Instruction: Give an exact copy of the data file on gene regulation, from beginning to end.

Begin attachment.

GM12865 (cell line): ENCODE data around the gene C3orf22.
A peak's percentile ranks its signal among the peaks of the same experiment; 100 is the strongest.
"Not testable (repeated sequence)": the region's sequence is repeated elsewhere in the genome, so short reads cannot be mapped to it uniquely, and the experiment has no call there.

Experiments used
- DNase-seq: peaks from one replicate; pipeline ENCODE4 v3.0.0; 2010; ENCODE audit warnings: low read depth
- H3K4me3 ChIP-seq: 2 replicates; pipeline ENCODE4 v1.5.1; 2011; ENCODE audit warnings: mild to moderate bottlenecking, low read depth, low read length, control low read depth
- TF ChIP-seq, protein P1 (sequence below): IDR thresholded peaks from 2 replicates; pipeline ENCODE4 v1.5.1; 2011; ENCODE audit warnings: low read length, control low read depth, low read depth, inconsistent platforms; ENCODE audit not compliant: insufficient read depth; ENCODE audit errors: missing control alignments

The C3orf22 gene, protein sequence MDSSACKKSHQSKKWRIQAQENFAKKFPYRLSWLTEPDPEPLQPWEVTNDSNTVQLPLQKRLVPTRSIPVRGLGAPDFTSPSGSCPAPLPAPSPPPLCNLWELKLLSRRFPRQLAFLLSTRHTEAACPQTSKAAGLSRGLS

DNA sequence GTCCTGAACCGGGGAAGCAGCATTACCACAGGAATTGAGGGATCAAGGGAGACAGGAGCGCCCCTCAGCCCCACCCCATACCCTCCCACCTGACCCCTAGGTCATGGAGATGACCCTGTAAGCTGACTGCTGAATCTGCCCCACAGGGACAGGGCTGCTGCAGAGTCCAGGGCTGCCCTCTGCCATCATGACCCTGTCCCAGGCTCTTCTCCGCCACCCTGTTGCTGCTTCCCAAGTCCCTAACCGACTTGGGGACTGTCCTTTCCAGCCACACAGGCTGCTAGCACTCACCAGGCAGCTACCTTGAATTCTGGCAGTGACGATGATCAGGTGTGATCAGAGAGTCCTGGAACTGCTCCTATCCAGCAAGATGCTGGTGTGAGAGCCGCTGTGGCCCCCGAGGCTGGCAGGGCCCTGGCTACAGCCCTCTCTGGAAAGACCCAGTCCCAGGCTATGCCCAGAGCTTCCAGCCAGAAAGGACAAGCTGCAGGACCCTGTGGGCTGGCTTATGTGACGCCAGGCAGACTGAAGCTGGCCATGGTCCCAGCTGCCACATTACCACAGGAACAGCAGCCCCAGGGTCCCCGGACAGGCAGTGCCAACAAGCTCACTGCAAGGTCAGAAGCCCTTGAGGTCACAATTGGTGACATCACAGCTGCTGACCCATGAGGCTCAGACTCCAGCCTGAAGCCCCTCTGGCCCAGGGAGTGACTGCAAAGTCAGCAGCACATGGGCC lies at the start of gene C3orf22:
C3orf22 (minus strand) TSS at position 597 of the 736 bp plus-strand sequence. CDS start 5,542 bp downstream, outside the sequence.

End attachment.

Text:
GM12865 (cell line): ENCODE data around the gene C3orf22.
A peak's percentile ranks its signal among the peaks of the same experiment; 100 is the strongest.
"Not testable (repeated sequence)": the region's sequence is repeated elsewhere in the genome, so short reads cannot be mapped to it uniquely, and the experiment has no call there.

Experiments used
- DNase-seq: peaks from one replicate; pipeline ENCODE4 v3.0.0; 2010; ENCODE audit warnings: low read depth
- H3K4me3 ChIP-seq: 2 replicates; pipeline ENCODE4 v1.5.1; 2011; ENCODE audit warnings: mild to moderate bottlenecking, low read depth, low read length, control low read depth
- TF ChIP-seq, protein P1 (sequence below): IDR thresholded peaks from 2 replicates; pipeline ENCODE4 v1.5.1; 2011; ENCODE audit warnings: low read length, control low read depth, low read depth, inconsistent platforms; ENCODE audit not compliant: insufficient read depth; ENCODE audit errors: missing control alignments

The C3orf22 gene, protein sequence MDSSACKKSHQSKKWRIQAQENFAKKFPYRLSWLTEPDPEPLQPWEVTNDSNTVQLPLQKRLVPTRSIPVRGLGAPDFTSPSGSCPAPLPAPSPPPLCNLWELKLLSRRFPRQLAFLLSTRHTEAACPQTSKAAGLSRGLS

DNA sequence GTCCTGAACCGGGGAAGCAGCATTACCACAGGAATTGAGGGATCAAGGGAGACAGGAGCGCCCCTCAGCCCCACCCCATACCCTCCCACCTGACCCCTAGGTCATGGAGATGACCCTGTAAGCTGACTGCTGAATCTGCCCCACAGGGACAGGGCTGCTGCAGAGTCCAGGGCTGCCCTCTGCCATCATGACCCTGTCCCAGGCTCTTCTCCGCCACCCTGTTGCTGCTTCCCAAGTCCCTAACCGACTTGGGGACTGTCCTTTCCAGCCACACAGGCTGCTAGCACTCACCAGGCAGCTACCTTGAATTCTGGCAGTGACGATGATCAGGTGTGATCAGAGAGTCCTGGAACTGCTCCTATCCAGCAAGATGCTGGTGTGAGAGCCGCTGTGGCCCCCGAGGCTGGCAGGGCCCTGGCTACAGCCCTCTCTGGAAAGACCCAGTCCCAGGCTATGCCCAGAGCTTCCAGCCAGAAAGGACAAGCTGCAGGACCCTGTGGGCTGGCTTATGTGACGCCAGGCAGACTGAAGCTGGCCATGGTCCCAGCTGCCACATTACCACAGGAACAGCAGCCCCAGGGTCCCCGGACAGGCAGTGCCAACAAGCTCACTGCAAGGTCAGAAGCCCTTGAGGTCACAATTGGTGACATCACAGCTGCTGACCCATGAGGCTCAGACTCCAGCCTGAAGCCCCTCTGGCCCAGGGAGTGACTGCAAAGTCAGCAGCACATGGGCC lies at the start of gene C3orf22:
C3orf22 (minus strand) TSS at position 597 of the 736 bp plus-strand sequence. CDS start 5,542 bp downstream, outside the sequence.